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At 8 a.m. this morning, I arrived at the oncology clinic at Shands Hospital in Gainesville, FL for a six-month breast cancer follow-up. I sat in a nearly empty waiting room for a short time, then was moved to an exam room, where I had my blood drawn (ouch!), my weight checked (good news), my blood pressure taken (low, but good) and my temperature taken (98.3). Then met with my lovely Dr. who checked my boobs, my lymph nodes, my belly and my breathing.

Everything was just fine.

And then I drove away. And it’s been a glorious day ever since.

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Every Six Months

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You’d think the days would get easier after four whole years. But still, nearly 1,600 days after my breast cancer diagnosis, it still makes me nervous to sit in an exam room every six months, in my pretty blue gown, waiting for my oncologist to reveal whether or not he feels anything suspicious in my breasts and other body parts, whether or not he finds anything wacky in my blood work and whether or not he’ll report that I am still healthy and apparently cancer-free.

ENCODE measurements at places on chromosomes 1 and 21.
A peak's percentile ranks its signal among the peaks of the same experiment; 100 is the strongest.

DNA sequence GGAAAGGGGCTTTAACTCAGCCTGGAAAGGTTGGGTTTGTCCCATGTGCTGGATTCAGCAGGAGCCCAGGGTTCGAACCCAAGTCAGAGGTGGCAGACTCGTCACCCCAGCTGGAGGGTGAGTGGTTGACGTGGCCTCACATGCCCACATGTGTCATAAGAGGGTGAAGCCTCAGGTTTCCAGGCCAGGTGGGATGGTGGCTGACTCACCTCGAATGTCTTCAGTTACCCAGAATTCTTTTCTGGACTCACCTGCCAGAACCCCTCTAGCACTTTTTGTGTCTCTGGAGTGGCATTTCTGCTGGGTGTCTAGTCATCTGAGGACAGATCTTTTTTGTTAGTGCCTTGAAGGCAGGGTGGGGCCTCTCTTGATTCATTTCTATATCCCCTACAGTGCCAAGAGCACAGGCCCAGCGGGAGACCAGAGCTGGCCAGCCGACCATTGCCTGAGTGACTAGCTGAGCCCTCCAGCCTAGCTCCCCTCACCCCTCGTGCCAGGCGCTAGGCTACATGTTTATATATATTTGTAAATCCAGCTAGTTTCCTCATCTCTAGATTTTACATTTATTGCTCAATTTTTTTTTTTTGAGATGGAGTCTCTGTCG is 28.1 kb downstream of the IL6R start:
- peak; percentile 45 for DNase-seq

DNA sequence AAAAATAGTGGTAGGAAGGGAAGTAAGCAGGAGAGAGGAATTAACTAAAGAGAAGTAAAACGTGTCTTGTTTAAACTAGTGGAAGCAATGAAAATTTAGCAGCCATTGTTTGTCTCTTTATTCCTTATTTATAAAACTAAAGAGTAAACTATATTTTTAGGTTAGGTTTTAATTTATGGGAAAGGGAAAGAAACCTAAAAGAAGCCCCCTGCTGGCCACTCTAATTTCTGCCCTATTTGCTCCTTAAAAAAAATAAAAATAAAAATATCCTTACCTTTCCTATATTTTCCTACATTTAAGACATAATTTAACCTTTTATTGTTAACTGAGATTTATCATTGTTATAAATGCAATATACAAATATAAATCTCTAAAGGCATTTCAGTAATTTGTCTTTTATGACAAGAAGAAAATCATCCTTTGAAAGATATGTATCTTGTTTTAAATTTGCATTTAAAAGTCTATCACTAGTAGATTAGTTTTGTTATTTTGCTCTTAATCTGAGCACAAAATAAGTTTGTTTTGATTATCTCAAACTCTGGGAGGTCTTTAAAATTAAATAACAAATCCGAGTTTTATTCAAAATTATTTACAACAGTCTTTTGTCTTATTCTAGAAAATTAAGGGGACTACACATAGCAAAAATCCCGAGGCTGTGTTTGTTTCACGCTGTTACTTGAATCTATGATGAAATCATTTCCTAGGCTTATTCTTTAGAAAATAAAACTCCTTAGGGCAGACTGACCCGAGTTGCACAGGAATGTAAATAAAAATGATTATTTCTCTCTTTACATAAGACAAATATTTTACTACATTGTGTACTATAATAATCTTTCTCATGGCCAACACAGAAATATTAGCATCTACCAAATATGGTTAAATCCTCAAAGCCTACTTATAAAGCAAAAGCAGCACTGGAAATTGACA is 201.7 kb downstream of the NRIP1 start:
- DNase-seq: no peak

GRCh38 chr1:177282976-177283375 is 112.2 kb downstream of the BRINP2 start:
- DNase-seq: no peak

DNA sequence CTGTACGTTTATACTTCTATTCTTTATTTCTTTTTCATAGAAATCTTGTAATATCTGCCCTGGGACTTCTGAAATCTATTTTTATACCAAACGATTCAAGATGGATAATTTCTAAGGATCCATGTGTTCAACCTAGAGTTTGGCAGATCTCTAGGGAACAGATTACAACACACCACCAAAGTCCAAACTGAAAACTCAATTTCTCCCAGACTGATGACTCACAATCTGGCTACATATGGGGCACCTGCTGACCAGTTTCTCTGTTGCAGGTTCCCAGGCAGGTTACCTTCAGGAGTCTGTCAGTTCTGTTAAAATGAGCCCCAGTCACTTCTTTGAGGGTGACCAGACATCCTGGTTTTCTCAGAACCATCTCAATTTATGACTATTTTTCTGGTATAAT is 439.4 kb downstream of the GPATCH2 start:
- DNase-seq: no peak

The days don’t get easier, because even though my chances of survival increase with each year that passes, there are still people out there who are re-diagnosed after the exact amount of time that has elapsed for me. A woman who visited our garage sale a few weeks ago told me that on the very day she celebrated five years of survival, she was told her breast cancer had returned and was spreading. She was given three to five years to live. Crap. I haven’t even made it for five years. Clearly, this could happen to me.

Will my oncologist tell me on Monday at 8 a.m. that my cancer is back? I really don’t think so. But I really don’t know, either. And that’s why I’m nervous.

Photo courtesy of daveparker on flickr

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Have Hope

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When I was diagnosed with breast cancer, Joey was almost four, and Danny was 18 months old. Now Joey is eight, and Danny is almost six. And I’m still alive. How’s that for hope?

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Pink for the Sink

41jy4ciww7l_sl500_aa280_Every time I look down into my kitchen sink, I see this breast cancer strainer drain. A mommy friend gave it to me, way back when I was knee deep in chemotherapy, not a hair on my head. This momma was one of many who dropped by meals for me and my boys, and along with the food she delivered on her assigned night, she brought me this.

If you’re looking for a simple, yet meaningful and not-so-expensive gift for someone touched by breast cancer, this just might fit the bill. Click right here to purchase your very own.

Photo by: Amazon.com